To date, sleep research has mostly focused on the stabilization and strengthening (consolidation) of memories that were formed during preceding wakefulness. Learning during sleep has rarely been examined. There is considerable evidence for wake-learned information undergoing a recapitulation by replay in the sleeping brain. The replay during sleep strengthens the still fragile memory traces und embeds the newly acquired information in the preexisting store of knowledge.

If re-play during sleep improves the storage of wake-learned information, then first-play— that is, the initial processing of new information—should also be feasible during sleep, potentially carving out a memory trace that lasts into wakefulness. This was the research question of Katharina Henke, Marc Züst, and Simon Ruch of the Institute of Psychology and of the Interfaculty Research Cooperation “Decoding Sleep” at the University of Bern, Switzerland. These investigators now show that new foreign words and their translation words could be associated during a midday nap with associations stored into wakefulness.

After waking up, participants could reactivate the sleep-formed associations to access word meanings when represented with the formerly sleep-played foreign words. The hippocampus, a brain structure essential for wake-associative learning, also supported the retrieval of sleep-formed associations. The results of this experiment are published open access in the scientific journal Current Biology.

Brain Cells’ Active States Central for Sleep-learning

Henke’s research group examined whether a sleeping person can form new semantic associations between played foreign words and translation words during the brain cells’ active states, the so-called “up-states.” When we reach deep sleep stages, our brain cells progressively coordinate their activity. During deep sleep, the brain cells are commonly active for a brief period of time before they jointly enter into a state of brief inactivity. The active state is called “up-state” and the inactive state “down-state.” The two states alternate about every half-second.

Semantic associations between sleep-played words of an artificial language and their German translations words were only encoded and stored, if the second word of a pair was repeatedly (2, 3, or 4 times) played during an up-state. For example, when a sleeping person heard the word pairs “tofer = key” and “guga = elephant,” after waking they were able to categorize with a better-than-chance accuracy whether the sleep-played foreign words denoted something large (“guga”) or small (“tofer”).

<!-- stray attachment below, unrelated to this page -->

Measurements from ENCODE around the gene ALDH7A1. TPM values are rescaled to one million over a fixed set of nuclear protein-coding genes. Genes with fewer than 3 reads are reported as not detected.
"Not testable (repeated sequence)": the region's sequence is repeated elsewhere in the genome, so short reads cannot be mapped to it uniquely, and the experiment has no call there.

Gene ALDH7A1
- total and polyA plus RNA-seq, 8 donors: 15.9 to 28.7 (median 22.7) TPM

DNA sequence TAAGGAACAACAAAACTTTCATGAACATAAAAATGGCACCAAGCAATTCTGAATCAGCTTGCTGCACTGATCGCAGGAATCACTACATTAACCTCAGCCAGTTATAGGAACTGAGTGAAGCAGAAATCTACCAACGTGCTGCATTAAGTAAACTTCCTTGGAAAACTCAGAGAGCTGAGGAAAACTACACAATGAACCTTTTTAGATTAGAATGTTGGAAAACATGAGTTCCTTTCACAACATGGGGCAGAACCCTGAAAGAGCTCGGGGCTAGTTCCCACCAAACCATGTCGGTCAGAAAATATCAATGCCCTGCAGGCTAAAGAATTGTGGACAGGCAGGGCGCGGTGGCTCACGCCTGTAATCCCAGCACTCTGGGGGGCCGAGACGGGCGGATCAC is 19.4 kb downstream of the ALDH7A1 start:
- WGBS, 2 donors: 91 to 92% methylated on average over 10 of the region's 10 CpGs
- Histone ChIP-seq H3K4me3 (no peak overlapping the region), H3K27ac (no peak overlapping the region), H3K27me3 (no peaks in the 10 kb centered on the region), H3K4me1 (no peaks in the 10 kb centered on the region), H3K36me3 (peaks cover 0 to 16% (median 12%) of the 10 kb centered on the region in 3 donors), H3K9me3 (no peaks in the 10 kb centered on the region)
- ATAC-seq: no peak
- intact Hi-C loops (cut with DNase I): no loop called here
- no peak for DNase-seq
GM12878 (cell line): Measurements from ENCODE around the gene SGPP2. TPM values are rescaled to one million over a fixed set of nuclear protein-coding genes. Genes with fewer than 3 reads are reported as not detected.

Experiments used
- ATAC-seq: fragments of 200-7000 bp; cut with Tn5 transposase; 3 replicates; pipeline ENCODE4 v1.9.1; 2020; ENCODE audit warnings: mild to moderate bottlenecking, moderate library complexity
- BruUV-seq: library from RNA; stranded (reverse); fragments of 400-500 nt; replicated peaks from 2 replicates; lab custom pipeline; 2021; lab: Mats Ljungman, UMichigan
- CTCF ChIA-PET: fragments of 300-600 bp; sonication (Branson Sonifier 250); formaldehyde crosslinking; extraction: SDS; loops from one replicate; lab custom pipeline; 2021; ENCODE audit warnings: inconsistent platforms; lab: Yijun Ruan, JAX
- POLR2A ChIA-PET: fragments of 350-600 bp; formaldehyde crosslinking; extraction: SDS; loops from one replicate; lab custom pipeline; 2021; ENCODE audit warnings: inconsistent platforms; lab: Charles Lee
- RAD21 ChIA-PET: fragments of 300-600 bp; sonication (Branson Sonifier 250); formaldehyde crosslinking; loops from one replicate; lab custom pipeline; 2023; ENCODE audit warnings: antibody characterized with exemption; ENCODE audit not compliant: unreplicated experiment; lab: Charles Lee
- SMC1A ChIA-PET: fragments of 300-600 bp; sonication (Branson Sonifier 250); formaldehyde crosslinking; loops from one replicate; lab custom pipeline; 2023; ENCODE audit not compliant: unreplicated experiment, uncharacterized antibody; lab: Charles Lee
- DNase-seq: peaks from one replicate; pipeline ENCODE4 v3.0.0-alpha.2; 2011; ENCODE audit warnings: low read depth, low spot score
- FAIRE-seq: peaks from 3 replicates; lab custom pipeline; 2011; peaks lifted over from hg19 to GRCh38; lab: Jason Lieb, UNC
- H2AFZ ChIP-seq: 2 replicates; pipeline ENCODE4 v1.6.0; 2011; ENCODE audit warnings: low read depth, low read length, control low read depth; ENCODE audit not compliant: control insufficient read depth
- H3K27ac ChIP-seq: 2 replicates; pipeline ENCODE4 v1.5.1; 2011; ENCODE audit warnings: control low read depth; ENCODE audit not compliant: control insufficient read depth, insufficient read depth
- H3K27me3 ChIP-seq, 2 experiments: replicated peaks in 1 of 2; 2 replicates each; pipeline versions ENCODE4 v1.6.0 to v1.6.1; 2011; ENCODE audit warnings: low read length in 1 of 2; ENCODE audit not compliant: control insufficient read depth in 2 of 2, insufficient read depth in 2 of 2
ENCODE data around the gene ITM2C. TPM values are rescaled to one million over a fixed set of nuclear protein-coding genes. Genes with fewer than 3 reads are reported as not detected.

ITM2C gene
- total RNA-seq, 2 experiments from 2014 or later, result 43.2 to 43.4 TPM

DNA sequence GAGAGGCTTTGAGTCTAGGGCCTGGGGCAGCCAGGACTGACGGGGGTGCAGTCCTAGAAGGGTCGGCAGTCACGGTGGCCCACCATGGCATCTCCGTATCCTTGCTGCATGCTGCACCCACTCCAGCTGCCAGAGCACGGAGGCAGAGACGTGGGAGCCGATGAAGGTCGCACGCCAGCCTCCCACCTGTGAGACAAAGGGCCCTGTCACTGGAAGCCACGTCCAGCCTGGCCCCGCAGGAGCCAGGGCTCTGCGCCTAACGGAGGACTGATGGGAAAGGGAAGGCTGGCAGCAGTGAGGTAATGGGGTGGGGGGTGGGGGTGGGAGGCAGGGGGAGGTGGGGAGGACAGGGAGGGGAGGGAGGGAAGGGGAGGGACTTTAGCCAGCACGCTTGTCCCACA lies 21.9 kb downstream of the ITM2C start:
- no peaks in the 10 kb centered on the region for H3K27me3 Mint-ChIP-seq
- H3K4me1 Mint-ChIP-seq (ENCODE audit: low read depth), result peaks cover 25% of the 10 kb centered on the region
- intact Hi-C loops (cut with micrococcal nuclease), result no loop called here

“It was interesting that language areas of the brain and the hippocampus—the brain’s essential memory hub—were activated during the wake retrieval of sleep-learned vocabulary because these brain structures normally mediate wake learning of new vocabulary,” says Marc Züst, co-first-author of this paper, in a release. “These brain structures appear to mediate memory formation independently of the prevailing state of consciousness—unconscious during deep sleep, conscious during wakefulness.”

Memory Formation Does Not Require Consciousness

Besides its practical relevance, this new evidence for sleep-learning challenges current theories of sleep and theories of memory. The notion of sleep as an encapsulated mental state, in which we are detached from the physical environment is no longer tenable. “We could disprove that sophisticated learning be impossible during deep sleep”, says Simon Ruch, first coauthor. The current results underscore a new theoretical notion of the relationship between memory and consciousness that Katharina Henke published in 2010 (Nature Reviews Neuroscience). “In how far and with what consequences deep sleep can be utilized for the acquisition of new information will be a topic of research in upcoming years,” says Henke.

Image: Simon Ruch/Marc Züst, University of Bern